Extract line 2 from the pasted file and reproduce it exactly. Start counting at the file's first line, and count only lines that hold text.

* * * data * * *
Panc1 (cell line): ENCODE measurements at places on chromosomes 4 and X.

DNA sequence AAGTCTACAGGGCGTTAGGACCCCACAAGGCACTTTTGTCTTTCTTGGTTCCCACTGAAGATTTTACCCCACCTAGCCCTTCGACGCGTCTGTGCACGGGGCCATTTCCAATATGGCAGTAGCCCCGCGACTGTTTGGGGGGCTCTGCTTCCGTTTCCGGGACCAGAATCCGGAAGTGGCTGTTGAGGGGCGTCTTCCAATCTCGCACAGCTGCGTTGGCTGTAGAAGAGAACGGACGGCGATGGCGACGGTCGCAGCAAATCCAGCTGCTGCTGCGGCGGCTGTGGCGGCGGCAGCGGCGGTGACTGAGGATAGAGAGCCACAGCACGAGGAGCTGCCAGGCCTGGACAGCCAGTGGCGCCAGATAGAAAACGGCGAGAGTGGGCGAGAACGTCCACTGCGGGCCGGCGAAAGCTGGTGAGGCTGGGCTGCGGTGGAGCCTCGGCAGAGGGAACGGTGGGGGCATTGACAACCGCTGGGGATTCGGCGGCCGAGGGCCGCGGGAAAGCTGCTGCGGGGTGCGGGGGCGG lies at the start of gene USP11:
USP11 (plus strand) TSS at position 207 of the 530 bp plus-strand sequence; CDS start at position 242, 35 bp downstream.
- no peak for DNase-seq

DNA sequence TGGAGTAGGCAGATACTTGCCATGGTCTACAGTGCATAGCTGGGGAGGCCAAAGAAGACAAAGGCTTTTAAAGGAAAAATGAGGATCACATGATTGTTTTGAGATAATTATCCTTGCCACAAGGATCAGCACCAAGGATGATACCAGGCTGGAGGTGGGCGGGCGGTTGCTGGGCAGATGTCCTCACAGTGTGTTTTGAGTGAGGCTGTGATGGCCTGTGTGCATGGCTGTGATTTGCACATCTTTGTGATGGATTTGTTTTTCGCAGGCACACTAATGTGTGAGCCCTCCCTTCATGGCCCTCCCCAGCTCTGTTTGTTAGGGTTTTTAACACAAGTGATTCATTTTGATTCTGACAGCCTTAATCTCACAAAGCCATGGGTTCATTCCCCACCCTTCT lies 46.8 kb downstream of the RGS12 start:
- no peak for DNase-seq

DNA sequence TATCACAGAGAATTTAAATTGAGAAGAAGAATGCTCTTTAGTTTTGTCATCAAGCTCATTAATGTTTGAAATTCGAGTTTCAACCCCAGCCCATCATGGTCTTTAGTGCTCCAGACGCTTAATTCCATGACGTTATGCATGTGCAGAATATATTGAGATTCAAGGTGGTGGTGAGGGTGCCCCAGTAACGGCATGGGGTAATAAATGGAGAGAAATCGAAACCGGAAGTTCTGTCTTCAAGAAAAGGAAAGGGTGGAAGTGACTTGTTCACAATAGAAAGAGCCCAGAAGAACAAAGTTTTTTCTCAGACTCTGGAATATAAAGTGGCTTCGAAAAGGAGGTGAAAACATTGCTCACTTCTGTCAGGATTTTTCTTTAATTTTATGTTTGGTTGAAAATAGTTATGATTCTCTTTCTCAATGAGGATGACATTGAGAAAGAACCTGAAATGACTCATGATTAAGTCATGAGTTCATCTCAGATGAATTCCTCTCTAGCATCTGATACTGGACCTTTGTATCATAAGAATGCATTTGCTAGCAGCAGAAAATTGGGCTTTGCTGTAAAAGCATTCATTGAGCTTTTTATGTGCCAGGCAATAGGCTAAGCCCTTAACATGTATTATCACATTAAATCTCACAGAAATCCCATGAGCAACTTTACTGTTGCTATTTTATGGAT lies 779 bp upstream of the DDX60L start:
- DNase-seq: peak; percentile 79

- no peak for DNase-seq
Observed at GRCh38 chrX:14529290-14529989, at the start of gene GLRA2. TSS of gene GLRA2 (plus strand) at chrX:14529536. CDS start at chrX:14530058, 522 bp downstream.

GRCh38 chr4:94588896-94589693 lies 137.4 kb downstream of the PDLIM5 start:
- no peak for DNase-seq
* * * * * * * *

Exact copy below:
DNA sequence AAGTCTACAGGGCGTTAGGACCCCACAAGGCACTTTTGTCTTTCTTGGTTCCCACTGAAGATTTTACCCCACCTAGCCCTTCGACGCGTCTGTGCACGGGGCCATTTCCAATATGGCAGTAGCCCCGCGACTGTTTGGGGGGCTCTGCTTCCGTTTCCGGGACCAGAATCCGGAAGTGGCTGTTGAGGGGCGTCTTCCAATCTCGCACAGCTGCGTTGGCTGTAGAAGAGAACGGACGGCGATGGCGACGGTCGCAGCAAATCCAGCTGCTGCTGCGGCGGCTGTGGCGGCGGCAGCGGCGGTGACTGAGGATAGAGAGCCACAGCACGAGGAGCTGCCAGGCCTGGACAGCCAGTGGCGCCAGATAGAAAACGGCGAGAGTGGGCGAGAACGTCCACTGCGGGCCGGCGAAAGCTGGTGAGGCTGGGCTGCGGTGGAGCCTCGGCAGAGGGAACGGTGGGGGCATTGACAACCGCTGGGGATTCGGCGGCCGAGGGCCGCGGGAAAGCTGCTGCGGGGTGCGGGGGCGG lies at the start of gene USP11: